Centre for Low Countries Events Publication
- Travelling and Translation: An Evening with Abdelkader Benali
- Sir Isaac Newton and Christiaan Huygens: Anglo-Dutch Science and Politics around 1688
- Revolutionary ideas on taxation: The Dutch fiscal policy of the period 1795-1814
- Religious Coexistence in a Low Countries Health Resort: Protestants and Catholics at Spa
- Peter Buwalda discusses his award-winning novel 'Bonita Avenue'
- Festival of the Arts: 'You must read this book'
- The Ambiguity of Virtue: Gertrude van Tijn and the Fate of the Dutch Jews
- Poetry evening with Ester Naomi Perquin
- Discord and Consensus: 10th Biennial Conference of the Association for Low Countries Studies
- I died in hell – (They called it Passchendaele)
- Literatuur en ‘wij’: The challenge of community in contemporary art from the Low Countries
Festival of the Arts: 'You must read this book'
Publication date: May 16, 2014 11:34:31 AM
May 28, 2014 6:30:00 PM
End: May 28, 2014 8:00:00 PM
Location: Wilkins Gustave Tuck Lecture Theatre, 2nd Floor, Wilkins Building, Gower Street, London, WC1E 6BT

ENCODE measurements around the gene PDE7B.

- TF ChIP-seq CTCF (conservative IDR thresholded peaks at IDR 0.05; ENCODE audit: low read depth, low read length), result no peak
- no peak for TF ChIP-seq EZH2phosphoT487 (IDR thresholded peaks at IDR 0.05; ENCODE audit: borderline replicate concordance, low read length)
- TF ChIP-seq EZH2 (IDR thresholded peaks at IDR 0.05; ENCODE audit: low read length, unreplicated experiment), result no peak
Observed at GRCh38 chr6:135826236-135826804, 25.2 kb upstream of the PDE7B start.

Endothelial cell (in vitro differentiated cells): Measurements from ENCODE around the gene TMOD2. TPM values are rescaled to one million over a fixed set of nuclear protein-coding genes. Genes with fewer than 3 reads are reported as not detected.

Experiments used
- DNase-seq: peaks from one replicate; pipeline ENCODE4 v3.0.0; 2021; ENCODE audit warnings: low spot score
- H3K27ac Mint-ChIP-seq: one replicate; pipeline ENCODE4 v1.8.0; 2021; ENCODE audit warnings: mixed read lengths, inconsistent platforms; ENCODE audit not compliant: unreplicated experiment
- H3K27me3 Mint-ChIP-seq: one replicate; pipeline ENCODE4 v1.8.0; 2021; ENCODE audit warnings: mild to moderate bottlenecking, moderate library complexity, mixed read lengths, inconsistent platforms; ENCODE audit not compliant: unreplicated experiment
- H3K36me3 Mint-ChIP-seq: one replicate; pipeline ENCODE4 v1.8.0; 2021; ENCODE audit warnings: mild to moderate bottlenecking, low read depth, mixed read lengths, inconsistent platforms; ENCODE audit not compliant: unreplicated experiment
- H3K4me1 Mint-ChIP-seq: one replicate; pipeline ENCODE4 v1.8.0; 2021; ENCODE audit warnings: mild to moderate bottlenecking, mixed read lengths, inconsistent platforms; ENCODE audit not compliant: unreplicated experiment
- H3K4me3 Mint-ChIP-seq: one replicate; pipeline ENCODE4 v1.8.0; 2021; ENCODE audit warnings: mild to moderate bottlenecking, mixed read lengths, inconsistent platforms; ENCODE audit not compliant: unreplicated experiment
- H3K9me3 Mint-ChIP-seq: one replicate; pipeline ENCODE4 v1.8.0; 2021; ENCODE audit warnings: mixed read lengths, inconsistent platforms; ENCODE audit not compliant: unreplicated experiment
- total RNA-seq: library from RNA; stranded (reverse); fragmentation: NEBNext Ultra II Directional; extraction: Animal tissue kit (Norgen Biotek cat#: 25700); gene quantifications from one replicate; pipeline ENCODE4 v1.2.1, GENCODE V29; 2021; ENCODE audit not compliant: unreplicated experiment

Nobel prize winner J.M. Coetzee’s translation of A Posthumous Confession
As part of the UCL Festival of the Arts, Professor Jane Fenoulhet will tell us why Marcellus Emants’ novel A Posthumous Confession is a must-read book, competing against colleagues from across UCL who will try to convince you that Rudyard Kipling’s Mrs Bathurst and José Saramago’s The Cave should take top place on your reading list.
‘Since the time of Rousseau we have seen the growth of the genre of the confessional novel, of which A Posthumous Confession is a singularly pure example. Termeer [the narrator], claiming to be unable to keep his dreadful secret, records his confession and leaves it behind as a monument to himself, thereby turning a worthless life into art.’
—J. M. Coetzee, winner of the Nobel Prize in Literature 2003.
Register on Eventbrite for free tickets.
A drinks reception will follow in the North Cloisters.